25. You have chosen to ignore posts from Arcain. Show Arcain's posts

    Re: Tales of the T

    Lemon, you're totally right, and I do hope if I find myself in real need of a seat, I'll suck it up and ask. I'm naturally shy about stuff like that, so it would take a lot, but I haven't ridden the T in a week and I swear I've doubled in size since then, so maybe there's hope for me yet. As for the grimacing and glaring, I meant that kind of tongue-in-cheek. In reality, I just mope and feel grumpy (oh so helpful, I know...).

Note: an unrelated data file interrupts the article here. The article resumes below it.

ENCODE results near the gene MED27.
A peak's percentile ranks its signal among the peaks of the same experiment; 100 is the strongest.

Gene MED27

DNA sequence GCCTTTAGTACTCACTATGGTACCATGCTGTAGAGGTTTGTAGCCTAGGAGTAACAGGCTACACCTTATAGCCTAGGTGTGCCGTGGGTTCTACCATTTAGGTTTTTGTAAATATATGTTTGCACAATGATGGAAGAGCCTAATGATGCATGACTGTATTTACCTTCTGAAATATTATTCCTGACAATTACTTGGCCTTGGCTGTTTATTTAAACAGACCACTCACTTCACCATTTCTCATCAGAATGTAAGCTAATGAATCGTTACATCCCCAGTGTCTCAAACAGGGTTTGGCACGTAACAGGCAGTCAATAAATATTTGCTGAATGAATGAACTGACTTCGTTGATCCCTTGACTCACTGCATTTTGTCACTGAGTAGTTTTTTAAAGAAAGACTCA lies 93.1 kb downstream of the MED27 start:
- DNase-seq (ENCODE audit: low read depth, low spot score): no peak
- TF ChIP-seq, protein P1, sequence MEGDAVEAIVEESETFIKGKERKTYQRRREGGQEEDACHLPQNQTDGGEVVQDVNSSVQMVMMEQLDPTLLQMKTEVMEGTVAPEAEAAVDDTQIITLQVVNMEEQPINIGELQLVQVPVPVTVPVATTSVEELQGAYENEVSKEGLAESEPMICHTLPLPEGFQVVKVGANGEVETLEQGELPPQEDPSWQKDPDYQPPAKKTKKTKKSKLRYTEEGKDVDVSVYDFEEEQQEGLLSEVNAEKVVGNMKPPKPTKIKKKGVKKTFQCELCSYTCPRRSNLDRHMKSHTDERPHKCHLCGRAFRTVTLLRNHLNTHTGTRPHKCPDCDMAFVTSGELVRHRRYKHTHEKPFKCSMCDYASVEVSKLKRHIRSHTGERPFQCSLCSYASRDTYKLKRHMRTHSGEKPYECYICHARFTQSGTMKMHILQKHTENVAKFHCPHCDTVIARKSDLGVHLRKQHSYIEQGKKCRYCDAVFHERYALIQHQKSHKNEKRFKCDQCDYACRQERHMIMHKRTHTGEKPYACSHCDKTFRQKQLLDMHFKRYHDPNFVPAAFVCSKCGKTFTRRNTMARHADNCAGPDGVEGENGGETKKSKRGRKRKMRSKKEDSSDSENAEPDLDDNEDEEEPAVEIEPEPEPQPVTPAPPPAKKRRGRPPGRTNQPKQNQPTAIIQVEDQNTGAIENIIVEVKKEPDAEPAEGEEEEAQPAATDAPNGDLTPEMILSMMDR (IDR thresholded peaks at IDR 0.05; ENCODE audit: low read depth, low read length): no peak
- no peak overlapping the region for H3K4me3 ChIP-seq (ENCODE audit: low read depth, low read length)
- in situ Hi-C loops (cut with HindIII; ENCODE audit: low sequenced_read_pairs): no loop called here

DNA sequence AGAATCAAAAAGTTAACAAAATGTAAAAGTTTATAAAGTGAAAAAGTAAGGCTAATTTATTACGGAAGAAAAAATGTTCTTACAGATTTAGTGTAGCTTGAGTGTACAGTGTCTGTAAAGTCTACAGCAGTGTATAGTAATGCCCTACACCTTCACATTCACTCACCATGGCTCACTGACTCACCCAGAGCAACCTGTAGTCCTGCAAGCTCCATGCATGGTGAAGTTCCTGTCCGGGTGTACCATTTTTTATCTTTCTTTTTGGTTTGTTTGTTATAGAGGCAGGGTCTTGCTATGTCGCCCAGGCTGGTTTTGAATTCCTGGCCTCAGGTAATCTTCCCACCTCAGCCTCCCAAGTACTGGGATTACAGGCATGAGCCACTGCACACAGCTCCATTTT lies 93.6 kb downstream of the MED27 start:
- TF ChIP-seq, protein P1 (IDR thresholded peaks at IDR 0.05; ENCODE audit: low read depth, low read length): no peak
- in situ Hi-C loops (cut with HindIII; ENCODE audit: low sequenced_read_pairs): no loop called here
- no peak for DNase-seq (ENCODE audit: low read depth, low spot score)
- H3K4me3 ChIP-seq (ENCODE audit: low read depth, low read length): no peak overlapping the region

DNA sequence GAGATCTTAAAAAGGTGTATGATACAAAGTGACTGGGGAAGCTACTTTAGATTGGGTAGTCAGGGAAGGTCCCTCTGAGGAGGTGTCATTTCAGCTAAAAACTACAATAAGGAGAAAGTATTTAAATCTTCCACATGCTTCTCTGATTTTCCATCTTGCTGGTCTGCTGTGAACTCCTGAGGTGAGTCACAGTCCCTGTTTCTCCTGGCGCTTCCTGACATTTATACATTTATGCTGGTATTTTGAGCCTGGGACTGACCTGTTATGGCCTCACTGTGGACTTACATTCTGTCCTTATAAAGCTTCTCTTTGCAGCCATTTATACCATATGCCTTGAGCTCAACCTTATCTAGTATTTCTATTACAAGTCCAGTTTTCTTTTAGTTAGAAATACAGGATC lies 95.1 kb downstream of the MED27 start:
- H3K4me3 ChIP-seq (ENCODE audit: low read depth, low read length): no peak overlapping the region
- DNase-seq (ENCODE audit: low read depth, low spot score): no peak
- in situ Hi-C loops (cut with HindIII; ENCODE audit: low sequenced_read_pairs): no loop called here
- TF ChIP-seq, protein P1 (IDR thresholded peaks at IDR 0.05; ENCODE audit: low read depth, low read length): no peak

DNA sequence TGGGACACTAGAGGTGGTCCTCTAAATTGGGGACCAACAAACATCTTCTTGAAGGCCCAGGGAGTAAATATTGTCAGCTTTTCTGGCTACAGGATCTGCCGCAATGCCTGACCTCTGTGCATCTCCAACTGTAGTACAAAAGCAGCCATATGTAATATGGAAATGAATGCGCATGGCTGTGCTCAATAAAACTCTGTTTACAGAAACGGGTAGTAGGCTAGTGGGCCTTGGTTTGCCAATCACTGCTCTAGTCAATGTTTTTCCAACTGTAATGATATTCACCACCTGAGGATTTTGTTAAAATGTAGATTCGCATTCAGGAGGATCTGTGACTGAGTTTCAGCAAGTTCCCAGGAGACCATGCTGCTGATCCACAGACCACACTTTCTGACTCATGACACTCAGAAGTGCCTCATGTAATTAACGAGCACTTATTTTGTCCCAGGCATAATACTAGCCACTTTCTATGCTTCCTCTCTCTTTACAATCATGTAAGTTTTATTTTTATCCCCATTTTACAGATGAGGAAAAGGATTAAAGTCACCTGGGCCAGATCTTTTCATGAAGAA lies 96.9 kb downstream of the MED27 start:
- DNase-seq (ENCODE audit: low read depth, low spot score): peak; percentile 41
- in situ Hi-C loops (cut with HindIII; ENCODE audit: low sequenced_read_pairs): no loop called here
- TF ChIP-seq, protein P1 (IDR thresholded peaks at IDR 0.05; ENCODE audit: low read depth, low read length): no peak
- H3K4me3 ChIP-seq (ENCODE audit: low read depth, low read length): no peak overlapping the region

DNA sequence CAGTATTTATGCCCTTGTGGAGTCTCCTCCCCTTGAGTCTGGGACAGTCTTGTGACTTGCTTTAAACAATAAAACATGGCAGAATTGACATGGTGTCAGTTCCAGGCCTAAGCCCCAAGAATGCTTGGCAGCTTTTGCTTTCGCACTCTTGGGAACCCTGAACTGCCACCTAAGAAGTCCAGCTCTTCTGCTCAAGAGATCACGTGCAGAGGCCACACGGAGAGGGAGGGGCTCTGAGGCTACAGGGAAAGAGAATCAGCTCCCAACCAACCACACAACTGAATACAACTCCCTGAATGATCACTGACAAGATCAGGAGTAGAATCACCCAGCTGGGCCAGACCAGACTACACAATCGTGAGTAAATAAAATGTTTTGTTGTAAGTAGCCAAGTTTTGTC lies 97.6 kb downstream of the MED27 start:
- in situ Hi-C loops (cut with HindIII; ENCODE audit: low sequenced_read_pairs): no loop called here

Medford, good point, and I can guarantee my DH is the same way (the riding through his own stop sounds very familiar :-). Now that I think of it, DH and I used to ride the T together every day, and I was always the one giving up my seat for people, not because he's a jerk, but b/c he had no idea.

    KM - That is absolutely horrible! I don't blame you for not riding after that.

    Agreed on the wacky post order -- hopefully it'll be fixed once Daylight Savings happens?